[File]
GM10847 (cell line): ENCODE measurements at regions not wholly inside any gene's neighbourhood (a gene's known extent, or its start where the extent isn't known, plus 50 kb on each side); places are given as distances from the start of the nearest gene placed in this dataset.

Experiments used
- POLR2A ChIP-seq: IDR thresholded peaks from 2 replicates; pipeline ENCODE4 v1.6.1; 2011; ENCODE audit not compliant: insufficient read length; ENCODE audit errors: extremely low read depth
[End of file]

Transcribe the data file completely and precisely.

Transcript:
GM10847 (cell line): ENCODE measurements at regions not wholly inside any gene's neighbourhood (a gene's known extent, or its start where the extent isn't known, plus 50 kb on each side); places are given as distances from the start of the nearest gene placed in this dataset.

Experiments used
- POLR2A ChIP-seq: IDR thresholded peaks from 2 replicates; pipeline ENCODE4 v1.6.1; 2011; ENCODE audit not compliant: insufficient read length; ENCODE audit errors: extremely low read depth